Self Medicating, Is Smart To Do?

Many times, we think that we know our body and illness better than most people, especially our doctors.  That being said, one of the most important things that we should not do is self-medicate.  I know this is really hard to do but we need to listen to the doctor and follow the instructions on every one of our pill bottles.

I have been guilty of this, myself. I often think to myself “just this once” or “I know how I feel” and either take more than I should or even at times taken less than I should.  Thinking that we understand our bodies and know what is best for it.  When in fact, we do know our bodies the best, but we don’t know medications like a doctor or a pharmacist does.  We need to respect their opinion and know that there is a reason we are on the pill, dosage, or whatever. I can’t stress enough just how important this one is to follow.

Not Giving Your Doctor All The Infomation

Do you ever think that you are going to be 100% honest with your doctor and then you get into that room, you know the one that makes you sweat and brings on anxiety? That room where you are supposed to trust your doctor all the way and know that he/she will take good care of you.  But once you get into that room, you forget what you are going to say.  Or you get nervous and afraid that you are wasting everyone’s time.

When in reality, this is supposed to be a room of comfort and security.  You should feel that you can tell your doctor everything, no matter how big or little it is.  It doesn’t matter if you think the information is so small and doesn’t play a part in your health, you need to be telling your doctor.  It doesn’t matter if the information happened 10 years ago, you still need to be telling your doctor.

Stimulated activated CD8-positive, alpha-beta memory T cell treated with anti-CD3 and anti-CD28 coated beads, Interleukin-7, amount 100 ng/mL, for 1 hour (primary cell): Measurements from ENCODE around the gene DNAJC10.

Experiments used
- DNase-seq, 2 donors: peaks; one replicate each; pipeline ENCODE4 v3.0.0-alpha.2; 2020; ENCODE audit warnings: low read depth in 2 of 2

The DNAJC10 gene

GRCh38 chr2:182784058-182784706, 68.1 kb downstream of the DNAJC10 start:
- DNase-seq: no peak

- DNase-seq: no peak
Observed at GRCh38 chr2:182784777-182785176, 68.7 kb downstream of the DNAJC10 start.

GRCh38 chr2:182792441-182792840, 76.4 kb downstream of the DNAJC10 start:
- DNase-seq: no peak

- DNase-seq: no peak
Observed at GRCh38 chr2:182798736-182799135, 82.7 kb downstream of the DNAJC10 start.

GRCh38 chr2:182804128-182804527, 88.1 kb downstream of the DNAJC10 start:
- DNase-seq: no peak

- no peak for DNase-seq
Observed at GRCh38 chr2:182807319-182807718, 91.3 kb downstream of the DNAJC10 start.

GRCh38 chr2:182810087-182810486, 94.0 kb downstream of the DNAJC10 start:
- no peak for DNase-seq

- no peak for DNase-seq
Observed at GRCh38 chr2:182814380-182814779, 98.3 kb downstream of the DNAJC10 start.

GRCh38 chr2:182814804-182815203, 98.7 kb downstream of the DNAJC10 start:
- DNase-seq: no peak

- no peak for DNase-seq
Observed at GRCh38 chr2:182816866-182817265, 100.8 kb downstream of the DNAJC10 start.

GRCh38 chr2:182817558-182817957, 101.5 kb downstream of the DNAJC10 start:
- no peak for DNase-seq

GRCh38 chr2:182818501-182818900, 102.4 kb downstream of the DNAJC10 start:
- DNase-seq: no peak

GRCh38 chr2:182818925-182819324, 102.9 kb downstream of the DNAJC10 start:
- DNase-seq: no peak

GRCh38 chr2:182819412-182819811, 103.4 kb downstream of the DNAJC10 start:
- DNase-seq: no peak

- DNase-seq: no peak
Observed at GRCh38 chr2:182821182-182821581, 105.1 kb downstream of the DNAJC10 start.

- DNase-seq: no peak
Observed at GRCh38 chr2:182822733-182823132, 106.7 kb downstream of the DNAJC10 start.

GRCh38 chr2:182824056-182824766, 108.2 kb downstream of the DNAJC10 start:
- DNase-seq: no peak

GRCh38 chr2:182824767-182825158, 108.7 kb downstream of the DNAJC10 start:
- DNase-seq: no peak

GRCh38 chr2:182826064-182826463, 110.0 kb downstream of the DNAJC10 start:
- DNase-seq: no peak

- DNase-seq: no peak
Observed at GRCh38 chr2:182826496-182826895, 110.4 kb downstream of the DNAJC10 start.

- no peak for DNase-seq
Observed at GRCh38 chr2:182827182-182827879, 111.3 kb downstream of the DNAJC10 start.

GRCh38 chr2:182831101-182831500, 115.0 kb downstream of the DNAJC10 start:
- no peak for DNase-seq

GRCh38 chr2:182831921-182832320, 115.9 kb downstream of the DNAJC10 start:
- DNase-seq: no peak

The more pieces of the puzzle, that being you, that the doctor has, the better the care you will receive.  To make the whole puzzle, the doctor needs every little piece that is out there.  From when was your last tetanus shot to how many surgeries have you had are all important.  Do try to give as much information about each piece as you can.  If you are like me and dates don’t stay with you, write everything down and carry it all in a folder.  There will be a PDF coming out soon in the resource library that will be a form that you can write down all your information and take that with you to the doctor’s appointment.  Check back frequently to get a copy of that.

These are the five important things not to do when you suffer from chronic pain or illnesses.  Each and everyone plays an important role in your health care puzzle.  Never underestimate the amount of pain you are in and don’t be afraid to share that with friends and family.  Take care of yourself and listen to your body. Be careful not to over-medicate or under-medicate yourself.  And be honest with your doctor about all the other pieces that go to the library. All of these are very important in playing the part in your life.  Make sure to take each one seriously and equally.  After all, you have been given just one body for this life.  Try to take care of it the best you can.